Commonpoor Games

Get it? Commonwealth? Commonpoor?  Get it?  Me so clever.

First off, did you hear about Stephen Colbert’s appearance at the US Congress, talking about the rights of undocumented migrant workers?  I love this quote:

So, I’m sure most of you have heard of the controversy surrounding the “national shame” felt by Indians that the athletes’ residence in New Delhi, for the upcoming Commonwealth Games, are not up to standard.  A Canadian “advance team” reports that the residences are intolerable, citing feces on the grounds, dirt in the rooms, non-functioning plumbing, etc.  Then comes word that several Canadian athletes are refusing to compete, for fear of “health and safety concerns” in the Delhi residence.

Several things come to mind:

1. India had wealth and manpower and organizational acumen and time.  They dropped the ball hugely and the Indian government has no one to blame but themselves.  They deserve all the derision being pointed their way.

2. Do people in the “North” realize what was done to an etire slum of indigent in order to accommodate these games?  Before you start feeling sorry for your athletes who might have to sleep in a stinky room, consider that hundreds, and likely thousands, were dispossessed to give them that luxury.  Direct your sympathy to those who truly deserve it, please.

3. Do people in the “North” realize how the site is being built?  Probably largely with underpaid, untrained, impoverished slum-swelling labour whose daily working conditions would horrify most of us.  Many of them would just love to be living full time in these quarters that our athletes deem unsuitable for their “health and safety”.   Again, direct your sympathy to those who truly deserve it.

4. There is photographic evidence of child labour (by which I mean toddler labour) being employed to get the job done on time.  This, of course, plays into all the stereotypes the North has of India as an exploiting, uncaring land of dirt and suffering.  And, for a lot of people living that experience, that stereotype is accurate.  However, this is an opportunity for us to step back and consider the true price of many things we of the developed workld take for granted.  The shoes we wear, the TVs we watch, the mobile phones we use, and the sporting events we enjoy are all the products of the interminable labour of legions of poor and often children.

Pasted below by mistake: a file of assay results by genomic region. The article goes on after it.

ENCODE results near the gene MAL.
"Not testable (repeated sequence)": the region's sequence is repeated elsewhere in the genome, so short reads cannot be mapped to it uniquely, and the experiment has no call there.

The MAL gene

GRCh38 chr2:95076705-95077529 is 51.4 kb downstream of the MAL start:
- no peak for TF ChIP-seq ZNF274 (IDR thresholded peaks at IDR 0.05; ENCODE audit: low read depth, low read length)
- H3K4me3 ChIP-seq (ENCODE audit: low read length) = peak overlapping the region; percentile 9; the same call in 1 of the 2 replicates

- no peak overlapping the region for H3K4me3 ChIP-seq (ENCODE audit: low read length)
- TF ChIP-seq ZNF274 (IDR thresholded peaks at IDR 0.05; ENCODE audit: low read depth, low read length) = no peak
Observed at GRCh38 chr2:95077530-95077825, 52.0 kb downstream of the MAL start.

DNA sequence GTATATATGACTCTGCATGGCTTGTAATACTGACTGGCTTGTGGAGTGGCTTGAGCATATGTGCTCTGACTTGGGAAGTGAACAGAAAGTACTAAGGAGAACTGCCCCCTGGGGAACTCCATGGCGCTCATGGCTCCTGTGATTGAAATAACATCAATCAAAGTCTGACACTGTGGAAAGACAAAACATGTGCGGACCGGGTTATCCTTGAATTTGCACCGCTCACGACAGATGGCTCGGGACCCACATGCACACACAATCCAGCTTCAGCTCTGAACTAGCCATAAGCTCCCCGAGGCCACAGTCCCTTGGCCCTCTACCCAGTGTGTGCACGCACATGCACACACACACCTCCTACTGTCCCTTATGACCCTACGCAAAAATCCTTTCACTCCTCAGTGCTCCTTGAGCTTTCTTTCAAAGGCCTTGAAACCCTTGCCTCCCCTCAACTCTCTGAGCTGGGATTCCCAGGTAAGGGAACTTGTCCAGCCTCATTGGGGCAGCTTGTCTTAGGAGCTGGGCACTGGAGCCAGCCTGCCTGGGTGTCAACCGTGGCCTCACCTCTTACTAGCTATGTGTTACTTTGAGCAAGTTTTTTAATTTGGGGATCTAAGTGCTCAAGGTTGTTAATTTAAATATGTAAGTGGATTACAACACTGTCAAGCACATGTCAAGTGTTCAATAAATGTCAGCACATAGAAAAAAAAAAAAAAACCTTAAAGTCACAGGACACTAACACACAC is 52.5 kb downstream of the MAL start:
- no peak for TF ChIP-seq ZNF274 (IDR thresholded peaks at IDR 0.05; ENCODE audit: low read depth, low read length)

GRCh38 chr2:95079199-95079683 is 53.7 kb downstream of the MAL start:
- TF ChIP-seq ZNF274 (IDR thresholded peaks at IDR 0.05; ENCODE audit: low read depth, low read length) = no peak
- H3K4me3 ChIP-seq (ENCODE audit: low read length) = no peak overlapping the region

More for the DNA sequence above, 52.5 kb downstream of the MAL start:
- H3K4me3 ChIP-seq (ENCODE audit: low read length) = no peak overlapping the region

5. Corollary to #4: Calls for the games to be moved to a “developed” country miss the point.  If they were to be held in England or Australia, for example, the suffering would merely be invisible.  The athletes would still be wearing shoes and jerseys, etc, made by slave labour in the developing world.  So let’s not get all high and mighty about this, shall we?

6. Yeah, I would prefer to sleep in a comfy air conditioned hotel suite than in a hastily built room in which a dog had pooped a couple of days earlier.  But you know what?  If I had the chance to compete in the Commonwealth games in my chosen sport, I would happily sleep on the street and eat garbage for the privilege.  So yes, I’m with the writer of this editorial: if poor accommodations are enough to cause you to cancel your participation, then I don’t ever want you representing me or my country abroad.  Heck, it’s lack of hygiene, it’s not a freakin’ war zone!  Suck it up and learn to appreciate the incredible privilege you enjoy as a tax payer-subsidized athlete being sent abroad to glory in the public eye and to party with your pals afterwards, all on the tab of the hundreds of millions underpaid Indian labourers who built and paid for your rooms.

7. If nothing else comes of this, I hope people in the North come to appreciate the desperate living conditions of the poor of the global South.   You can’t handle the Commonwealth games residences?  Try living in the shacks, shared by rats and neighbours, like the ones in which the labourers who built that residence have to live.  We have it damned easy, in large part at the expense of those who suffer, and it’s about time more of us started to realize it.

8. Why do we even have these big state-funded sporting events anyway?  Dave Feschuk in the Toronto Star foolishly said that it’s “for the athletes”.  Bullshit.  It’s for political capital, both for the host nation and for the nation whose team brings back the most shiny discs.  These things are properly the domain of corporate interests.  Let companies compete for them and run them and pay for them.  Or let’s not have them at all.  Problem solved.

Okay, now I’m pissed off.